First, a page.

Decline of Caterpillar Fungus

Caterpillar fungus is becoming scarcer as a result of over harvesting and changes in the Tibetan climate. One peasant told the Los Angeles Times, “When I was young, somebody could just walk out of the tent and dig 800 to 900 pieces in a day. Now we have to hike three hours up the mountains and the best we do is maybe 50 pieces. Even more of a threat to collectors is artificially-cultivated caterpillar fungus, which is already being raised in the United States and sold in China. Many feel that the bubble will burst and the price will fall dramatically when caterpillar fungus starts being cultivated extensively in Asia.

Michael Finkel wrote in National Geographic, The "outsize demand sparks concern that the total annual harvest, now roughly 400 million specimens, may diminish as yartsa fields become overpicked. To harvest the worms sustainably, pickers would need to leave some stalks in the soil to mature and infect the next season’s larvae, says ecologist Daniel Winkler. Instead, most villagers harvest every stalk they find and then move on to higher hunting grounds. [Source: Michael Finkel, National Geographic, August 2012 ++]

Simon Denyer wrote in the Washington Post: “An economic slowdown and anti-corruption campaign in China have depressed prices. Critics say the Chinese government is not doing enough to ensure the harvest is sustainable or to protect that lifeline. Many big Chinese universities have sent researchers, but they just want to know how to cultivate it artificially, to grow it in a lab. They completely ignore what it means for the Tibetan people,” said Winkler.“How to ensure a sustainable harvest is still a big issue, and it’s not addressed. It’s unforgivable how the Chinese government is letting people down.” [Source: Simon Denyer, Washington Post July 2, 2016]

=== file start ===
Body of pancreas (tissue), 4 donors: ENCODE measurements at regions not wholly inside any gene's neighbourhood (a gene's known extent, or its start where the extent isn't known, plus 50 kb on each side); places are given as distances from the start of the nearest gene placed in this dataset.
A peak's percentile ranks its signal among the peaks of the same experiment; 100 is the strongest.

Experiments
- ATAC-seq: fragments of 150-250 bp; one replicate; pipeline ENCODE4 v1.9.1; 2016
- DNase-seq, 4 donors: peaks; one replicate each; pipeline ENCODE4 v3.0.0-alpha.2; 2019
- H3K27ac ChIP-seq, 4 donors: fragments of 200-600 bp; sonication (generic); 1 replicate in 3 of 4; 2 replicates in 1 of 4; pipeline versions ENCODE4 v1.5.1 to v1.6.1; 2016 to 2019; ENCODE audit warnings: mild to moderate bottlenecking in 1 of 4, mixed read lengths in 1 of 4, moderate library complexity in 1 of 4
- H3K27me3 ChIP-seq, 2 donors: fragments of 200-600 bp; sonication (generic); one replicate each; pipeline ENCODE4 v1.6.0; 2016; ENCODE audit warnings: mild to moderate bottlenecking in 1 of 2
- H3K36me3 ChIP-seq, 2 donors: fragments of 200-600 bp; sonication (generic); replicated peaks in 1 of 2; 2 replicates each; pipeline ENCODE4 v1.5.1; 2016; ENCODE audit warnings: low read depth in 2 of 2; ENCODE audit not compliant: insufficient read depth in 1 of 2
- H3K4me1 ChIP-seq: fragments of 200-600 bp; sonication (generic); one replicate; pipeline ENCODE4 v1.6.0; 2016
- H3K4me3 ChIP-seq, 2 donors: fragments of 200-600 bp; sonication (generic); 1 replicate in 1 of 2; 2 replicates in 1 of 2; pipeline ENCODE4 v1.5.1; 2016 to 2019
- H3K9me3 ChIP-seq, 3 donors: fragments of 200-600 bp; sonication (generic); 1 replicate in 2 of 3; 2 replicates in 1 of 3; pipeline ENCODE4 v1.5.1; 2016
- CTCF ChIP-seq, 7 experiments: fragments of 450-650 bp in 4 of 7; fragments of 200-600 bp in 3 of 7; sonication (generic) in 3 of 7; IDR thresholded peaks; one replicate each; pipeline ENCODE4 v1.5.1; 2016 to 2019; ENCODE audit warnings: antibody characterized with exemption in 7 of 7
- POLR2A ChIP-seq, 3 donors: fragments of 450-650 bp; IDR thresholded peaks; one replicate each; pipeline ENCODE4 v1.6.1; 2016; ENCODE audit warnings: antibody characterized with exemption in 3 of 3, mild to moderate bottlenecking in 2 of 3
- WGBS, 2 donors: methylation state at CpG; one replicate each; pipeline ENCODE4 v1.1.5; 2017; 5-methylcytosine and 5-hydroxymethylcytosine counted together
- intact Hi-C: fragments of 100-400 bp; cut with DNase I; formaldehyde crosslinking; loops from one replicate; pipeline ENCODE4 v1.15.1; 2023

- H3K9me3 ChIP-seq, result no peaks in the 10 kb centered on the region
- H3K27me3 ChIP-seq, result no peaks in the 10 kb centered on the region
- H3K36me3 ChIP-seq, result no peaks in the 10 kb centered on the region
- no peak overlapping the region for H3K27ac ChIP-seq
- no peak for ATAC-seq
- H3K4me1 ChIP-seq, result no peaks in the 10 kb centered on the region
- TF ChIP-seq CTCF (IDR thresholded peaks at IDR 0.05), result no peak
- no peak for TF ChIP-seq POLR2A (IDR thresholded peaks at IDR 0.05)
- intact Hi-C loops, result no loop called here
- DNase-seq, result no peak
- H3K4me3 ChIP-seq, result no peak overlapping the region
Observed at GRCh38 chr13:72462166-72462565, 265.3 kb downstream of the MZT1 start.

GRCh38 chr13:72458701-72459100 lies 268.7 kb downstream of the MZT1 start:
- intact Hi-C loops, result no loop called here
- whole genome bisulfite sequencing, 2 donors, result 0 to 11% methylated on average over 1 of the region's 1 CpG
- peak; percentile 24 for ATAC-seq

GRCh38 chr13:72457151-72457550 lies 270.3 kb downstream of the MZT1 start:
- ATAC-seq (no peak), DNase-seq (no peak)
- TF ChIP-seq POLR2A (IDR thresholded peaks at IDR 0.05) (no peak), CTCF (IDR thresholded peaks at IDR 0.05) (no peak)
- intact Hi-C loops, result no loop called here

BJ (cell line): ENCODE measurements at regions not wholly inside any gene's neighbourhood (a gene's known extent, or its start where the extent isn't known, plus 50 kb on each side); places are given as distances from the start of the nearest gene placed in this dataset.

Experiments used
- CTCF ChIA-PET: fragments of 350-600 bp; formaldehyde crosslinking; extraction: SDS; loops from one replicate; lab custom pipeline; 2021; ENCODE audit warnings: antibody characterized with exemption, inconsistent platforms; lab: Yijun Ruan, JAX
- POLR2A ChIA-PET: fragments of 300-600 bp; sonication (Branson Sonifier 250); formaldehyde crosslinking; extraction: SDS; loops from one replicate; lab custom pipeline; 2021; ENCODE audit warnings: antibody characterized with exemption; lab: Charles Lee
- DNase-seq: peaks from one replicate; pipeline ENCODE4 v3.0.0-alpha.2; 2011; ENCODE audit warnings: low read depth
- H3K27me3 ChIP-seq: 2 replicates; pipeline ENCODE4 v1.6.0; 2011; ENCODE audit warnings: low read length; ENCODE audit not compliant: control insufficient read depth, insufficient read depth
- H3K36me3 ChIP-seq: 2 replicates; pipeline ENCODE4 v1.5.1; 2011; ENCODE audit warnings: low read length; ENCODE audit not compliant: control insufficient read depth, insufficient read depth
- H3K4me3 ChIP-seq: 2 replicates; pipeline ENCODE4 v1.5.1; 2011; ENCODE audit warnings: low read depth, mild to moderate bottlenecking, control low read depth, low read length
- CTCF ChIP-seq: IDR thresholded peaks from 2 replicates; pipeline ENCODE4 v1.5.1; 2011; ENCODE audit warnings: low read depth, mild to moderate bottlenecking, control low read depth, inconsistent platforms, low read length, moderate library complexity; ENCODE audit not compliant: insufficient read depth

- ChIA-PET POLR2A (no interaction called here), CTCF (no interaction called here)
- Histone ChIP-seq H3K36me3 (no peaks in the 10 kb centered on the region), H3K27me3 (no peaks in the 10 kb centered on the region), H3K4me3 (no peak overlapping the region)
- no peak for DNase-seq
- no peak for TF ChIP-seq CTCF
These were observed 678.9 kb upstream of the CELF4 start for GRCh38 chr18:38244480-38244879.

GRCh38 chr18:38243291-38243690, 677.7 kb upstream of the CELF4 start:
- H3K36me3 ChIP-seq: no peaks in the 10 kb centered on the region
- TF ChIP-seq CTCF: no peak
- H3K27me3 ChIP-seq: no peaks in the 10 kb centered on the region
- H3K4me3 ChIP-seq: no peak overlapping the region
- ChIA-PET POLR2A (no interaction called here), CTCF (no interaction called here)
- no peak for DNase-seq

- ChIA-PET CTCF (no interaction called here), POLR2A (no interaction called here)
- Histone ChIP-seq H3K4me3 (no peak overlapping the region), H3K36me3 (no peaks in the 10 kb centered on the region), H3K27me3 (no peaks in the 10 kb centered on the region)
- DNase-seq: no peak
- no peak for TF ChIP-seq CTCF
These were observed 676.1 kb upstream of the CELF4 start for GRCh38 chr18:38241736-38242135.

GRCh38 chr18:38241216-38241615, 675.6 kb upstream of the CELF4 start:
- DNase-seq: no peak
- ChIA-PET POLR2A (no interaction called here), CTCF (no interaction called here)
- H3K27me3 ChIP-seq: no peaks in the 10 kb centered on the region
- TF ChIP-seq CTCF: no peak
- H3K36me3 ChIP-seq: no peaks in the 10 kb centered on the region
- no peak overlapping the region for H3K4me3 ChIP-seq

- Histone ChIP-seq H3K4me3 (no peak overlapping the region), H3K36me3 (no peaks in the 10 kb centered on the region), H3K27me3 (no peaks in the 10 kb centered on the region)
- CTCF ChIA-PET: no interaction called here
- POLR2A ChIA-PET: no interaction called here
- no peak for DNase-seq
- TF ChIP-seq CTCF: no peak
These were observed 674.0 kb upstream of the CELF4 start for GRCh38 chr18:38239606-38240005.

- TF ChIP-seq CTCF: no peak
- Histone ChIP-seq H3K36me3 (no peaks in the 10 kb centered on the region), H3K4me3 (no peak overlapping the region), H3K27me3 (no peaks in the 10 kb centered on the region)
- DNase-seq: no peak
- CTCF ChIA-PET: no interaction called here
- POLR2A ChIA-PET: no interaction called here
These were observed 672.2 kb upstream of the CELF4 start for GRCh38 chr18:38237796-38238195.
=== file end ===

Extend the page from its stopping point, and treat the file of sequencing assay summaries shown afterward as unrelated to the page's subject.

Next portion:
“The hunt is not getting any easier, either because the mushroom is becoming scarcer or because there are simply more people looking.Chu’s son Niman Dorje, 13, is the best in the family. He says he used to be able to find 80 Cordyceps on a good day, but nowadays 50 is a very good haul. He says it is not fun at all. “I’d rather be at school.” In February 2016, a new threat emerged when China’s Food and Drug Administration found that powders and tablets made from the fungus contained more than four times the safe limit for arsenic. But in Yushu, dealers insist their product is safe. “It’s because there are a lot of fakes out there,” said one dealer. “Consumers buy it and they find it isn’t working, so that affects business.”

Image Sources: Wikimedia Commons

Text Sources: New York Times, Washington Post, Los Angeles Times, Times of London, The Guardian, National Geographic, The New Yorker, Time, Newsweek, Reuters, AP, AFP, Wall Street Journal, The Atlantic Monthly, The Economist, Global Viewpoint (Christian Science Monitor), Foreign Policy, Wikipedia, BBC, CNN, NBC News, Fox News and various books and other publications.

Last updated September 2022